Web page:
This is a question I got while traveling in Australia a couple of weeks ago. It is also a question I get pretty regularly, so it’s time to write about it. If it happens to you, what does the little voice in your head say to you?
Some people have to give the same presentations over and over again at work. Some speakers give the same speech over and over again in a speech contest. You know when you are getting sick of it. I used to, but not anymore. I think it comes down to two major issues.
First, it’s usually not the speech that is the problem. It’s probably your topic selection. Unless you are giving a speech that your job requires, you get to choose your own topic. Why did you choose the one you are sick of? Where did the idea start?
I’m not saying I’m perfect or that I do not have an off day. I do. If you read my articles, you know I talk about my coach, Mark Brown, a great deal. Why? The lessons I learned from him back in 2001 still go with me every time I take the stage.
If you are tired of giving the speech, ask yourself how much you care about helping people learn the lesson or know the wisdom you have to share. When I was starting to create my “Ouch!” speech, Mark asked me to think about a child in my life. I do not have any children, so I chose my eldest nephew, Michael. Then Mark asked,
“If you were going to die tomorrow, what one lesson did you learn from your life that you would want to pass on to Michael to help him through his life?”
This forced me to go deeper.
The cool thing about picking a topic you are passionate about is that you will always be researching more and looking for new ways to make it even better. That way it has a life of its own and keeps growing. It can’t get old if you care about people and your message. I have been giving my presentation called “How I Went from Chump to Champ” since 2001. I really want people to know about the habits that my mentors helped me create that have served me well.
The basis of the presentation remains the same, but if you compared today’s version with the 2001 version, wow! It would be the difference between night and day. Some people liked it back then. Resolve to let the topic that you care deeply about evolve, and you will not be getting sick of it. Instead, you’ll be excited to give it again in its improved form.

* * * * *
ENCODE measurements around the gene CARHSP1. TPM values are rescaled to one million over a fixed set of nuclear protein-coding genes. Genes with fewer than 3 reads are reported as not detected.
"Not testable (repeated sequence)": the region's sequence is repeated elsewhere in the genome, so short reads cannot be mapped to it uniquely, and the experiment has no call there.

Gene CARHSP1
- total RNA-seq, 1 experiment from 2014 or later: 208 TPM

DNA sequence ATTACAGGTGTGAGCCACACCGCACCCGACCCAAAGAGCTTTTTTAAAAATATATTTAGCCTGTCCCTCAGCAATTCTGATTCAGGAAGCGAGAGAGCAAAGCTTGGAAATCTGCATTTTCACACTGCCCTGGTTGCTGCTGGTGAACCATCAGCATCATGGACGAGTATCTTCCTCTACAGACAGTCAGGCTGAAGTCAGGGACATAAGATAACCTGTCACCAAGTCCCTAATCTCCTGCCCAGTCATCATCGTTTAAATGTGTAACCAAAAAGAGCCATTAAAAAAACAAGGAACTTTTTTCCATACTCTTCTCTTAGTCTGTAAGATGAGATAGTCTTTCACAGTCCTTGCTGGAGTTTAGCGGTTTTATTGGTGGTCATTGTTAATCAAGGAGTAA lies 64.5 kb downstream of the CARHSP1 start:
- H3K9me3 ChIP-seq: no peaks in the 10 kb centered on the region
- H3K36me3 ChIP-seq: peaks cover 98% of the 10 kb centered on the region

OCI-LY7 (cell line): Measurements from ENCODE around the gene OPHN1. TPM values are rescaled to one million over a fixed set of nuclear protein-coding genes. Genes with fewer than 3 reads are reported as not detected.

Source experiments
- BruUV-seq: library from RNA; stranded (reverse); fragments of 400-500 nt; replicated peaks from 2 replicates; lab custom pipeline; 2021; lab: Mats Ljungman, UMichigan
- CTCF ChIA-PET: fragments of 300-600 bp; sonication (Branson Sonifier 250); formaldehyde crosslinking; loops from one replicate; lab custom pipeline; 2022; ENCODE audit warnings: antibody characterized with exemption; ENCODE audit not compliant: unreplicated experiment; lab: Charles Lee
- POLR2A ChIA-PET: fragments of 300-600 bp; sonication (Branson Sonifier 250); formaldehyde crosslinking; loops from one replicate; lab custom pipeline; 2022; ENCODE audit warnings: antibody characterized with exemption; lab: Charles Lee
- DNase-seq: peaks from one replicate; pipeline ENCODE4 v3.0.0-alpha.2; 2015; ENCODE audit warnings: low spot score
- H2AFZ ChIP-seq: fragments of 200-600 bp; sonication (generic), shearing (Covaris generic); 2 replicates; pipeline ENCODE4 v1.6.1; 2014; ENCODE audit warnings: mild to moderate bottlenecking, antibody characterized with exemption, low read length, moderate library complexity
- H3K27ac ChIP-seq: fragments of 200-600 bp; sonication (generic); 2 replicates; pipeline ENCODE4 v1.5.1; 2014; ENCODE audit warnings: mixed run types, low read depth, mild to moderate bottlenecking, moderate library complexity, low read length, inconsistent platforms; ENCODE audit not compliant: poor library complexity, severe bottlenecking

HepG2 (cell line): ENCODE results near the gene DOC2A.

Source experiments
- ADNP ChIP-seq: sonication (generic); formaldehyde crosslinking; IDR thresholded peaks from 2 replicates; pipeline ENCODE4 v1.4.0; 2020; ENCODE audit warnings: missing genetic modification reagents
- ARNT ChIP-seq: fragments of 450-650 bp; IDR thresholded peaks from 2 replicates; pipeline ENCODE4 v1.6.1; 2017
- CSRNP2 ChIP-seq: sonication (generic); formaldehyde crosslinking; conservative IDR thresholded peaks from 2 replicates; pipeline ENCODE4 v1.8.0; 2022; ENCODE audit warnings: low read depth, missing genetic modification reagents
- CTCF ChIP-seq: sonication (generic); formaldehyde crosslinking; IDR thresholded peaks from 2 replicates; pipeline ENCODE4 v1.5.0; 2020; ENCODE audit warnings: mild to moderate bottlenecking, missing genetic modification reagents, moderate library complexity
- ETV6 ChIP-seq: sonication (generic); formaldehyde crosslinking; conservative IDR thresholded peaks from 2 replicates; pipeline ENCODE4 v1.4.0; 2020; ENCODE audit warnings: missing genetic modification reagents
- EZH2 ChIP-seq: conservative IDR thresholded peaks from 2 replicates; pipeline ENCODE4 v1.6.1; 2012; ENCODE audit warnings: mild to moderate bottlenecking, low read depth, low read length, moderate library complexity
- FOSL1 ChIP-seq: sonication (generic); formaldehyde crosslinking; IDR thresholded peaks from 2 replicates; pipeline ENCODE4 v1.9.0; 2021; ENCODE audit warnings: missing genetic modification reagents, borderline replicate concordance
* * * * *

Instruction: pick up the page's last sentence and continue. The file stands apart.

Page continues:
Second, revisit your intention, especially if you have no control over the topic and it is part of your career or duty. Maybe you forgot your intention or forgot to have fun! Being on stage can usually be fun, but if you’re not having a good time, no one else will be either.
If giving the same presentation over and over is part of your job, you have to ask yourself a question: “Did I ever enjoy giving it?” If you did, what changed? Every job may have some parts that you do not enjoy. Can you find the fun again? I would rather do a tough audience with no microphone than have to punch a clock. I don’t mind 18-hour days, but punch a card? No thanks. If you always disliked presenting, maybe you need a new job.
What is your intention for giving the speech? If it is to win a speech contest, then you are taking each live practice as just that, preparing for one day. Nope! Stop! There are real live people in front of you at each presentation. Help them. Everyone has a challenge or two that they carry with them each day. Make your secret ingredient a dose of hope, no matter what you are talking about. Click To Tweet
What helped me refocus on my intention was more advice from Mark. (He’s good!) He suggested that even when giving what some people call a practice speech, put your nephew Michael in the fourth row. Give the speech to him, and just let everyone else eavesdrop. Wow, that helped me immensely!
If I were a dog, I’d be a Golden Retriever. I love to please. Happy event planners plus happy inspired people equal a happy Darren. It usually works best when my intention comes from a deeper place.
For the most part, the words that ring in my mind come from Mark Brown. When I was preparing for my contest speech and he saw me focusing too much on the trophy. he said,
“Darren, you will have the privilege of 2,000 lives for seven minutes. What will you do with that?”
The cool thing about what Mark said is that I carry it with me to the stage almost every time. It helps me set a great intention, and I remind myself that this may be the only time I get the privilege of inspiring and influencing someone here today.
Look, I remember hearing a speaker on the main stage at a National Speakers Conference back in the 90’s say something to the effect of, “Look, if you are taking for granted your privilege of the platform, get out of the business! Open up a slot for someone who is excited to serve the audience. There is a long line of people who would love the opportunity you have been given.”
I think that says it all. What do you think?
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